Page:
Officials Say An Investigation Into Insurrection At The U.S. Capitol May Take Weeks
AILSA CHANG, HOST:
All right. Well, the Justice Department has arrested dozens of people, but federal authorities tell NPR they are probably still weeks away from a full understanding of how some rioters may have planned to storm the U.S. Capitol. And now there are new indications that the security threat is far from over. NPR's Carrie Johnson has been following the events, and she joins us with more.
CARRIE JOHNSON, BYLINE: Hi there.
CHANG: All right, so just catch us up real quick on where we are with this investigation so far.
JOHNSON: Yeah. As you mentioned, we've had some arrests, including two men who seem to have been pictured with zip ties or detention cuffs inside the chamber during the riots. Authorities arrested Eric Munchel in Tennessee and Larry Brock of Texas on Sunday. They're going to be prosecuted here in Washington, D.C. The FBI also arrested the man wearing the horns and carrying a spear inside the Capitol. Members of Congress are worried that current and former military and law enforcement may have actually taken part in this riot. Senator Tammy Duckworth of Illinois wrote to the Pentagon, asking them to cooperate with the FBI investigations. And local police forces around the country are also investigating some of their members. Another congressman in touch with the U.S. Capitol Police says two Capitol police have been suspended, one for taking a selfie with the rioters, another for wearing a MAGA hat. About 10 or 15 more Capitol police are under investigation themselves. But for now, the really big open question is whether there was a criminal conspiracy to attack the legislative branch. Here's Nancy Pelosi on "60 Minutes" last night.
(SOUNDBITE OF TV SHOW, "60 MINUTES")
NANCY PELOSI: The evidence is now that it was a well-planned, organized group with leadership and guidance and direction. And the direction was to go get people. They were vocally saying, where's the speaker? We know she has staff. They're here someplace. We're going to find them.
JOHNSON: Now, a source familiar with the investigation tells me the FBI is likely weeks away from a full understanding of any plotting or planning in advance, but the source says they're getting somewhere on those questions. And the Justice Department's on Capitol Hill tomorrow, briefing several congressional panels too.
CHANG: OK, so so many threads to pursue. And, of course, we are only five days out from what happened at the Capitol last week. What is law enforcement doing right now?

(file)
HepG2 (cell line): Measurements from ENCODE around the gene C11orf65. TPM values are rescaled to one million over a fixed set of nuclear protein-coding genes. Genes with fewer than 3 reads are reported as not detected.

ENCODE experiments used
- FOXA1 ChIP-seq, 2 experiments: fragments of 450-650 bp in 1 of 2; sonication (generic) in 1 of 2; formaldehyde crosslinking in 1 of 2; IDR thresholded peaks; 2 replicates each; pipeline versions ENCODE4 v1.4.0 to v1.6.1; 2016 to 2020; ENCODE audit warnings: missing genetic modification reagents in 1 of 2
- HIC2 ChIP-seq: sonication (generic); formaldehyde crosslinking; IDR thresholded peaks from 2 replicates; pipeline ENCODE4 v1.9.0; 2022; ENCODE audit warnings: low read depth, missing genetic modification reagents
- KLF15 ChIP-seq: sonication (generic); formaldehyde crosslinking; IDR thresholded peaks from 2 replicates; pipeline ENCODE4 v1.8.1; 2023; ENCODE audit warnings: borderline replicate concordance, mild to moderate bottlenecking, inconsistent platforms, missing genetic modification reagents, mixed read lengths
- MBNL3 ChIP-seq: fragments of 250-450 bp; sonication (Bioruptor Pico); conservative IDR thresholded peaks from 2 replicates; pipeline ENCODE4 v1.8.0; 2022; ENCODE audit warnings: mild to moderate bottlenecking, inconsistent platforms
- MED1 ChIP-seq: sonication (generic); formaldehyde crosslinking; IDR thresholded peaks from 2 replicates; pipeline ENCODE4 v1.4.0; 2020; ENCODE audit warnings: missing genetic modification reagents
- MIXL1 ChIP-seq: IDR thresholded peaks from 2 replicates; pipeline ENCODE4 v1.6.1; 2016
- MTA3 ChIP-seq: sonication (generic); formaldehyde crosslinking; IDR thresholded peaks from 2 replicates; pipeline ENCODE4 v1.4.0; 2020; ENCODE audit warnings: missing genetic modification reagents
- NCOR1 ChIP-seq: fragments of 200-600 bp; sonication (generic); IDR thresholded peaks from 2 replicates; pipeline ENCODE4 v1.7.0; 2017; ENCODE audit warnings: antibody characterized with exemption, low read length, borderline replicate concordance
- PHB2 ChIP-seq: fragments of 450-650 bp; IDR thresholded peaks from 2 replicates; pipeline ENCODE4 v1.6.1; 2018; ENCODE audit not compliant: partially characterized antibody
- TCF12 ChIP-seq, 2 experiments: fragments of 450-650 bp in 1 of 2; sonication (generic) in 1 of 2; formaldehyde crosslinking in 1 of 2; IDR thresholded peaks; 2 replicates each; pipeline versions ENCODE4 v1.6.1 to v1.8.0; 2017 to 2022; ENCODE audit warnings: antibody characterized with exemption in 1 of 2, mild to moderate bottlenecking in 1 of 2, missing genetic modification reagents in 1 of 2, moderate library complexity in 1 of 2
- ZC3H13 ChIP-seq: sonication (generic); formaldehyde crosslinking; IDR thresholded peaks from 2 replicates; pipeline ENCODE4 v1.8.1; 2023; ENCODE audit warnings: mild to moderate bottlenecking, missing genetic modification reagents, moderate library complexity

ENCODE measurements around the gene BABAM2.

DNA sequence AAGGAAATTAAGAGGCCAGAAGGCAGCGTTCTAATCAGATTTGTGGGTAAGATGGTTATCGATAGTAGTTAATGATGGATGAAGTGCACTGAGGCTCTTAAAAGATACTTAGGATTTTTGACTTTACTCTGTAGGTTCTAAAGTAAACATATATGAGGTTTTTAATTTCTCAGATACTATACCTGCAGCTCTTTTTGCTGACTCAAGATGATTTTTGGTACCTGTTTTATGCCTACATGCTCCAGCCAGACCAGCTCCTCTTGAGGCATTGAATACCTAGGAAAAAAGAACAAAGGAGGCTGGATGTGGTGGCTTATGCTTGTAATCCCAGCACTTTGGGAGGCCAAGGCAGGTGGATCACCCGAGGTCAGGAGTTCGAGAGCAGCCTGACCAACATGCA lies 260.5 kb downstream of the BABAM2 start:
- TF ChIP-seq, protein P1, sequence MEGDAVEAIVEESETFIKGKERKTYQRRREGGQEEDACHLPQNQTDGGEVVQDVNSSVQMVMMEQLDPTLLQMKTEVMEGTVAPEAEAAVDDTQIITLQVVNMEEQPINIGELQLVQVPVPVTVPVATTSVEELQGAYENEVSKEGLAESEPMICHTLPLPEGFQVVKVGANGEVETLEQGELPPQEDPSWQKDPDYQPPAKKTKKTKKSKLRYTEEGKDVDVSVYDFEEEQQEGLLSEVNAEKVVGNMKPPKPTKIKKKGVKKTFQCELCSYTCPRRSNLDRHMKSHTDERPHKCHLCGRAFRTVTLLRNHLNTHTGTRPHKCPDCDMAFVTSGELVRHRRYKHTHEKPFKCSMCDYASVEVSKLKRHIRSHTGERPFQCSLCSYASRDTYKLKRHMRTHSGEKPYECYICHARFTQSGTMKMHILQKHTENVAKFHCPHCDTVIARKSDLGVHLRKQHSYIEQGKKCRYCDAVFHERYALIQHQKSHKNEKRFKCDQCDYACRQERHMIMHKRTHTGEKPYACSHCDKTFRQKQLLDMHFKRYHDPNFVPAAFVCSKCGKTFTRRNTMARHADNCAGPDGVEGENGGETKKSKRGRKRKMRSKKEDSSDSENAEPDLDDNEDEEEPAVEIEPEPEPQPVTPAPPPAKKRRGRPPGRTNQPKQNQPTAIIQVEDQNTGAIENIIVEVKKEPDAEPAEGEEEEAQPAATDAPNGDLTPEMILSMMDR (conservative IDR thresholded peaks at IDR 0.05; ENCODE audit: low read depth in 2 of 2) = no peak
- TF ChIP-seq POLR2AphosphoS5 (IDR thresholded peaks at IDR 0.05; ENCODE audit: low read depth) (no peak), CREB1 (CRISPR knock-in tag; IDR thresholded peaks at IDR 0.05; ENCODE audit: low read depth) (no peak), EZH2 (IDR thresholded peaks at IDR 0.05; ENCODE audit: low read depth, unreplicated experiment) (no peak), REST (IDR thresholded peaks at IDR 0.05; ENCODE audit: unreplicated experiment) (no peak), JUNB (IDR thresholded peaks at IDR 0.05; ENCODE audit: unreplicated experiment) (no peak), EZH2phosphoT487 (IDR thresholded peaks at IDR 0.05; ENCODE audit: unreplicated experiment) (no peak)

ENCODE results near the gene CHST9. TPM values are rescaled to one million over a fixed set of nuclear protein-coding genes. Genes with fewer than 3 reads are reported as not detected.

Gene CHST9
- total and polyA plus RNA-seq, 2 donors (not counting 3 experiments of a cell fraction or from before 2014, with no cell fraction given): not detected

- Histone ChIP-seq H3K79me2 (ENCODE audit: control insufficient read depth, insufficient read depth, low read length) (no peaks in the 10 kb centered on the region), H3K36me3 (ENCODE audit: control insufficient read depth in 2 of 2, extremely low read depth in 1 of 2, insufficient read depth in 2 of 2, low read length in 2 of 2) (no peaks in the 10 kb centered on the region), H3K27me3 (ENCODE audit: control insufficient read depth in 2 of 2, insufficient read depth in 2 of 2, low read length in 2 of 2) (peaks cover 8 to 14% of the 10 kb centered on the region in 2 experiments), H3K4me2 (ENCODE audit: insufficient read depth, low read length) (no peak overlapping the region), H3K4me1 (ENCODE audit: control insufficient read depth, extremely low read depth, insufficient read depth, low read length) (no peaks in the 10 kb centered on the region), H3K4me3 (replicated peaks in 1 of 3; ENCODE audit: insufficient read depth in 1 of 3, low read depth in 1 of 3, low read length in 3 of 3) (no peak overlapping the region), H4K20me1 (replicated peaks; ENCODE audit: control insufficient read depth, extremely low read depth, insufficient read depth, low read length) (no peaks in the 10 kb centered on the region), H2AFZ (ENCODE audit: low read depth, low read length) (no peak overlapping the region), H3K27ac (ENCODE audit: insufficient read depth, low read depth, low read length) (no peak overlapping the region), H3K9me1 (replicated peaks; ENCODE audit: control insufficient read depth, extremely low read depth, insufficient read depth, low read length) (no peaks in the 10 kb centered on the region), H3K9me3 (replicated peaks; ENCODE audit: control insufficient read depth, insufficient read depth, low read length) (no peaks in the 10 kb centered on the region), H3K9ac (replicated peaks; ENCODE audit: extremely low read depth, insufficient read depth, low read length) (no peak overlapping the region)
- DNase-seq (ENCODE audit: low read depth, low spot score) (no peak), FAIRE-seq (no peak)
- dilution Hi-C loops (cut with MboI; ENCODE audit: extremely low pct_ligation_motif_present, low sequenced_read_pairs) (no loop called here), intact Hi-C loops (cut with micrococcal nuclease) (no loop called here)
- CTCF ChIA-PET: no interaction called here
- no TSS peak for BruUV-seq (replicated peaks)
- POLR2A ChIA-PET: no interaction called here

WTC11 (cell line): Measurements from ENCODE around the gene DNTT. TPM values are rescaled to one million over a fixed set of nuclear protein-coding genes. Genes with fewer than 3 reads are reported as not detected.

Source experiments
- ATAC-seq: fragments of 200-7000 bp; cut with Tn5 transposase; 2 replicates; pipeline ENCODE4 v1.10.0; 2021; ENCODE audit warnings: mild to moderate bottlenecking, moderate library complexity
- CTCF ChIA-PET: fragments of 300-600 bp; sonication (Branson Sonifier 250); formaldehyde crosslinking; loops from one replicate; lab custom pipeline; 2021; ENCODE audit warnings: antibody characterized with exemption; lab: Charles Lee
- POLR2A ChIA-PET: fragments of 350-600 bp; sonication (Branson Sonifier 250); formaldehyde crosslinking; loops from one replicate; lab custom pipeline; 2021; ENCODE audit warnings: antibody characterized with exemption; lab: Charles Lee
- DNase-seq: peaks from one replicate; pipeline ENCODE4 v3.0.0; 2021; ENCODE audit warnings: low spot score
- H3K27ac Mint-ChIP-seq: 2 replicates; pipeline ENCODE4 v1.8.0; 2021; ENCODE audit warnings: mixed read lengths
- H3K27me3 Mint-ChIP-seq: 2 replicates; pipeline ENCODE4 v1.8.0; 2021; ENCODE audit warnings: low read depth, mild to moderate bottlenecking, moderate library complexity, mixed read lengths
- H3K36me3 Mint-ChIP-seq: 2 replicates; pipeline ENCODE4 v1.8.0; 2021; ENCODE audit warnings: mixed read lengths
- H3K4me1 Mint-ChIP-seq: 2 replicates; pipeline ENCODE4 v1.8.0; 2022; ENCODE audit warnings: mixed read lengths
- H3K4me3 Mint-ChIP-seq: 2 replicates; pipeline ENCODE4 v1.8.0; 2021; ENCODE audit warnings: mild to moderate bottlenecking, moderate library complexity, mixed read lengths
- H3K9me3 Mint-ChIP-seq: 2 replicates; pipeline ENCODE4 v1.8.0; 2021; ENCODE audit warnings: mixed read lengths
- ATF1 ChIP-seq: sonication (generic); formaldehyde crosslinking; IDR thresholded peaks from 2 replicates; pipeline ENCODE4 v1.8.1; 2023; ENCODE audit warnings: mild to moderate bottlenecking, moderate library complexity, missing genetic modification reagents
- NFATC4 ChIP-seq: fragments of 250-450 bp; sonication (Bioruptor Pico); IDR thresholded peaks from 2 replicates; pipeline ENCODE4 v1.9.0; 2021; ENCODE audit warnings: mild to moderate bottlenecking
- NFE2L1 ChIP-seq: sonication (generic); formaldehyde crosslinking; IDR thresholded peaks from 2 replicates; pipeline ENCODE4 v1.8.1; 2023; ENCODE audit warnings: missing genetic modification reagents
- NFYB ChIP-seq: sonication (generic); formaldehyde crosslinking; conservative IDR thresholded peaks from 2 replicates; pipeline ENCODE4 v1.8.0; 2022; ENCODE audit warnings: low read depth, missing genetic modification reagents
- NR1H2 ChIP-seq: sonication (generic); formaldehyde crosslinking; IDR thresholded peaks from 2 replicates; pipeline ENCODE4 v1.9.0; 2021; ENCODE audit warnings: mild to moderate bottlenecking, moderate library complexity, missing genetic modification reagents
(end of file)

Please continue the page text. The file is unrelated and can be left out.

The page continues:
JOHNSON: They are sifting through video and social media and cell site data from the Capitol that day, figuring out where to send agents for in-person interviews. I spoke today with Mary McCord of the Georgetown Law Center. She used to run the national security division at the Justice Department.
MARY MCCORD: There were caravans and rally points and people that were organizing, you know, hotel stays. And these are also the kind of things that law enforcement looks at when they investigate a conspiracy. But, again, I don't think here they're going to find any single conspiracy. I think they're going to find a whole lot of separate conspiracies through different groups and different organizations of people.
JOHNSON: And I have a little more information about two of the most alarming incidents from last week. The FBI is still looking for the person who planted pipe bombs near the Capitol last week and for the people who attacked Capitol Police officer Brian Sicknick. He died in what authorities are calling a line-of-duty death. There is a homicide investigation underway. And over the weekend, we learned another Capitol Police officer, Howard Liebengood, had died by suicide. A family spokesman said he was involved in the Capitol Police response last week. He worked on the Senate side of the Capitol, and he'd been praised by former Senator John Kerry and many others. His family says he will be very sorely missed.
CHANG: So devastating - well, of course, all of this is happening just days before Inauguration Day. What do we know about a possible threat there?
JOHNSON: Yeah, the FBI has sent state and local partners a bulletin that could - more could be coming. The document warns that 50 state capitals and D.C. should be on alert starting January 16 or 17 through Inauguration Day. The fear here is that armed protesters will once again try to overtake government buildings, and we're hearing calls from some to move the inauguration indoors. President-elect Biden told reporters today he's not afraid to take the oath outside. Meanwhile, the park service says it's going to close the Washington Monument until later this month, citing credible threats to the inauguration. The fear from some in law enforcement and Congress is that this is not over. It may be only the beginning, and they want authorities to be prepared this time around.
CHANG: That is NPR's Carrie Johnson.
Thank you, Carrie.
JOHNSON: My pleasure. Transcript provided by NPR, Copyright NPR.